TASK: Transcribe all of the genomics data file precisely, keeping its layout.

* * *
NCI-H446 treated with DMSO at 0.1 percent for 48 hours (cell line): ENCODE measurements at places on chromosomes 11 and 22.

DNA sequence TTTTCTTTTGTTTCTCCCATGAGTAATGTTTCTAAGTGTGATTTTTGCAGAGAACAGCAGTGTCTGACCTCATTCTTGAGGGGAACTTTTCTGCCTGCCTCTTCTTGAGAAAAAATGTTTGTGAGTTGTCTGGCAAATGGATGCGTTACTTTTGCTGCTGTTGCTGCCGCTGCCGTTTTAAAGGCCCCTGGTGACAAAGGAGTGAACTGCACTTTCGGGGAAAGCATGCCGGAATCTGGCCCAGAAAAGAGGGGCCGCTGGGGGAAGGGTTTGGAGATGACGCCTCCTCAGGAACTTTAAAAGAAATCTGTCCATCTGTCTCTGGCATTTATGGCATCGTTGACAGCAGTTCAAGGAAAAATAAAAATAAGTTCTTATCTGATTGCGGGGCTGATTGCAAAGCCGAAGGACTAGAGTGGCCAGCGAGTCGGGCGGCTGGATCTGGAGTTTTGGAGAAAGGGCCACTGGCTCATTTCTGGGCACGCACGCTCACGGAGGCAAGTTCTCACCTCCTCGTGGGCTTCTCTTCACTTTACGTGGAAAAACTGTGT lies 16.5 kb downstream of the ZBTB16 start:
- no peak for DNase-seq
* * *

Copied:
NCI-H446 treated with DMSO at 0.1 percent for 48 hours (cell line): ENCODE measurements at places on chromosomes 11 and 22.

DNA sequence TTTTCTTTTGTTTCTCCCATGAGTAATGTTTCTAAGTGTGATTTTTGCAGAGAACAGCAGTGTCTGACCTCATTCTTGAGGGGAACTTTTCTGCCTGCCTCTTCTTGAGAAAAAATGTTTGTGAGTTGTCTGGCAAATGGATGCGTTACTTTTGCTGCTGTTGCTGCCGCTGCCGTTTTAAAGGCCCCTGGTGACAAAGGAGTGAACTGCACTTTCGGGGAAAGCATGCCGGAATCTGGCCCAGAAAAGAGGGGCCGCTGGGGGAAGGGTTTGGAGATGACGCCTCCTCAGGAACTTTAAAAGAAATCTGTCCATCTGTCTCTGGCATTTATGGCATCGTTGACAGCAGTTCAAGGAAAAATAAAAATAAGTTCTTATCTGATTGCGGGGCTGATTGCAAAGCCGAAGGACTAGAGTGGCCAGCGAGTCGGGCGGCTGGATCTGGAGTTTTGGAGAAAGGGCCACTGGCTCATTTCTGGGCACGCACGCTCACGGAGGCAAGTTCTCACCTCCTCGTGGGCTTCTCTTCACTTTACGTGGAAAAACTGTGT lies 16.5 kb downstream of the ZBTB16 start:
- no peak for DNase-seq